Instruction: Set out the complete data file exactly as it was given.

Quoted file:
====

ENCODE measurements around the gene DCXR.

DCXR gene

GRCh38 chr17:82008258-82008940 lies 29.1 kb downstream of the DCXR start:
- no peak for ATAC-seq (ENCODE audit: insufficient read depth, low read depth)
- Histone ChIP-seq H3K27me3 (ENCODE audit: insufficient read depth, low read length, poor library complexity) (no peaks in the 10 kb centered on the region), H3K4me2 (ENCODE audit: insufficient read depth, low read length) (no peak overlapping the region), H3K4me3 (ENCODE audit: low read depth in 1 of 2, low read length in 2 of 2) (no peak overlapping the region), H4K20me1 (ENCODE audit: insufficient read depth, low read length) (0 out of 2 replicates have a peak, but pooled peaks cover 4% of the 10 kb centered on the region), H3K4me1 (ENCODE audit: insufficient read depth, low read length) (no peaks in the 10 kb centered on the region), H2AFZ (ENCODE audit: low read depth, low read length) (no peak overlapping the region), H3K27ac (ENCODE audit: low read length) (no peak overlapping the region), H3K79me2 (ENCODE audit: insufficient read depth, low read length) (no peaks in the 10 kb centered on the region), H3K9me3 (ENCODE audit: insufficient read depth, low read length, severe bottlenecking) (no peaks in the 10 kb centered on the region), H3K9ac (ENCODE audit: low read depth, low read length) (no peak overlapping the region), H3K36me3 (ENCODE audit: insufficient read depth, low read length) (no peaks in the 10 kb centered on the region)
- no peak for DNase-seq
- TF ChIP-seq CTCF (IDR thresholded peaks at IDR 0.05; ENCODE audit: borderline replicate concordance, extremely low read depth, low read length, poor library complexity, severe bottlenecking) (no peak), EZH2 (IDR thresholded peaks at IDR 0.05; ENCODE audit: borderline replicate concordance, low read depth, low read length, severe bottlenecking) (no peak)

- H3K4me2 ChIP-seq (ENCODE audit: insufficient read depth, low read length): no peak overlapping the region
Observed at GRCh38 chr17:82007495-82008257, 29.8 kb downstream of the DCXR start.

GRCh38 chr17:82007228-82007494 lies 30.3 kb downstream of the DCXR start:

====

ENCODE measurements around the gene DCXR.

DCXR gene

GRCh38 chr17:82008258-82008940 lies 29.1 kb downstream of the DCXR start:
- no peak for ATAC-seq (ENCODE audit: insufficient read depth, low read depth)
- Histone ChIP-seq H3K27me3 (ENCODE audit: insufficient read depth, low read length, poor library complexity) (no peaks in the 10 kb centered on the region), H3K4me2 (ENCODE audit: insufficient read depth, low read length) (no peak overlapping the region), H3K4me3 (ENCODE audit: low read depth in 1 of 2, low read length in 2 of 2) (no peak overlapping the region), H4K20me1 (ENCODE audit: insufficient read depth, low read length) (0 out of 2 replicates have a peak, but pooled peaks cover 4% of the 10 kb centered on the region), H3K4me1 (ENCODE audit: insufficient read depth, low read length) (no peaks in the 10 kb centered on the region), H2AFZ (ENCODE audit: low read depth, low read length) (no peak overlapping the region), H3K27ac (ENCODE audit: low read length) (no peak overlapping the region), H3K79me2 (ENCODE audit: insufficient read depth, low read length) (no peaks in the 10 kb centered on the region), H3K9me3 (ENCODE audit: insufficient read depth, low read length, severe bottlenecking) (no peaks in the 10 kb centered on the region), H3K9ac (ENCODE audit: low read depth, low read length) (no peak overlapping the region), H3K36me3 (ENCODE audit: insufficient read depth, low read length) (no peaks in the 10 kb centered on the region)
- no peak for DNase-seq
- TF ChIP-seq CTCF (IDR thresholded peaks at IDR 0.05; ENCODE audit: borderline replicate concordance, extremely low read depth, low read length, poor library complexity, severe bottlenecking) (no peak), EZH2 (IDR thresholded peaks at IDR 0.05; ENCODE audit: borderline replicate concordance, low read depth, low read length, severe bottlenecking) (no peak)

- H3K4me2 ChIP-seq (ENCODE audit: insufficient read depth, low read length): no peak overlapping the region
Observed at GRCh38 chr17:82007495-82008257, 29.8 kb downstream of the DCXR start.

GRCh38 chr17:82007228-82007494 lies 30.3 kb downstream of the DCXR start: